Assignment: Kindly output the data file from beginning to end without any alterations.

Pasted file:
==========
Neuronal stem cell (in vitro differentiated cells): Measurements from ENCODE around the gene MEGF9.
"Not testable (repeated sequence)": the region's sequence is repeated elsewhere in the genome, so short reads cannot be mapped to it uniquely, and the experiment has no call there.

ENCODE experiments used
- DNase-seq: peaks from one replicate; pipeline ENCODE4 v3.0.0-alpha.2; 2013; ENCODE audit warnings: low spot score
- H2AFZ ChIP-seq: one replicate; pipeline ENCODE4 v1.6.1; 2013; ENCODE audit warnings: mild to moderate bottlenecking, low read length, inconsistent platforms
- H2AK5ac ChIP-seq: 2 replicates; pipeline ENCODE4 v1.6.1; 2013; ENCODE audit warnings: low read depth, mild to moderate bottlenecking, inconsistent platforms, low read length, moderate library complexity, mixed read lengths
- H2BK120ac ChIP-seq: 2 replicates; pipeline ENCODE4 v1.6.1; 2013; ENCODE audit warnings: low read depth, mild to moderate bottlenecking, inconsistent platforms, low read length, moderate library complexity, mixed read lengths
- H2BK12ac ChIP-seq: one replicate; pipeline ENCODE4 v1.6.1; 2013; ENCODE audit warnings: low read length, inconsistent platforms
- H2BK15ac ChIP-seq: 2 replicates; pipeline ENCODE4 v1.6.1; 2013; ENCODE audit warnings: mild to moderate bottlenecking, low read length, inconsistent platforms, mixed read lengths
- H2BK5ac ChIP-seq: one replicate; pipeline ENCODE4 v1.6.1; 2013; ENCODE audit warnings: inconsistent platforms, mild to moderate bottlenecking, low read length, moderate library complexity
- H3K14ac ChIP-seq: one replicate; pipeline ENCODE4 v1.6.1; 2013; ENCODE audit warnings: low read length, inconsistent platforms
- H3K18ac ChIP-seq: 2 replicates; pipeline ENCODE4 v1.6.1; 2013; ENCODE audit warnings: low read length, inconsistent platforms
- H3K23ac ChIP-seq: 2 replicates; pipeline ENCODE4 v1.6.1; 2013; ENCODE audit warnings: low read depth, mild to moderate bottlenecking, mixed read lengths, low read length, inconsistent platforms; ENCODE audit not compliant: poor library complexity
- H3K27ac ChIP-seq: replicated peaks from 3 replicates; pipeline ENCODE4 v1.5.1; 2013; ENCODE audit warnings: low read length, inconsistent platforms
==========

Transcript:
Neuronal stem cell (in vitro differentiated cells): Measurements from ENCODE around the gene MEGF9.
"Not testable (repeated sequence)": the region's sequence is repeated elsewhere in the genome, so short reads cannot be mapped to it uniquely, and the experiment has no call there.

ENCODE experiments used
- DNase-seq: peaks from one replicate; pipeline ENCODE4 v3.0.0-alpha.2; 2013; ENCODE audit warnings: low spot score
- H2AFZ ChIP-seq: one replicate; pipeline ENCODE4 v1.6.1; 2013; ENCODE audit warnings: mild to moderate bottlenecking, low read length, inconsistent platforms
- H2AK5ac ChIP-seq: 2 replicates; pipeline ENCODE4 v1.6.1; 2013; ENCODE audit warnings: low read depth, mild to moderate bottlenecking, inconsistent platforms, low read length, moderate library complexity, mixed read lengths
- H2BK120ac ChIP-seq: 2 replicates; pipeline ENCODE4 v1.6.1; 2013; ENCODE audit warnings: low read depth, mild to moderate bottlenecking, inconsistent platforms, low read length, moderate library complexity, mixed read lengths
- H2BK12ac ChIP-seq: one replicate; pipeline ENCODE4 v1.6.1; 2013; ENCODE audit warnings: low read length, inconsistent platforms
- H2BK15ac ChIP-seq: 2 replicates; pipeline ENCODE4 v1.6.1; 2013; ENCODE audit warnings: mild to moderate bottlenecking, low read length, inconsistent platforms, mixed read lengths
- H2BK5ac ChIP-seq: one replicate; pipeline ENCODE4 v1.6.1; 2013; ENCODE audit warnings: inconsistent platforms, mild to moderate bottlenecking, low read length, moderate library complexity
- H3K14ac ChIP-seq: one replicate; pipeline ENCODE4 v1.6.1; 2013; ENCODE audit warnings: low read length, inconsistent platforms
- H3K18ac ChIP-seq: 2 replicates; pipeline ENCODE4 v1.6.1; 2013; ENCODE audit warnings: low read length, inconsistent platforms
- H3K23ac ChIP-seq: 2 replicates; pipeline ENCODE4 v1.6.1; 2013; ENCODE audit warnings: low read depth, mild to moderate bottlenecking, mixed read lengths, low read length, inconsistent platforms; ENCODE audit not compliant: poor library complexity
- H3K27ac ChIP-seq: replicated peaks from 3 replicates; pipeline ENCODE4 v1.5.1; 2013; ENCODE audit warnings: low read length, inconsistent platforms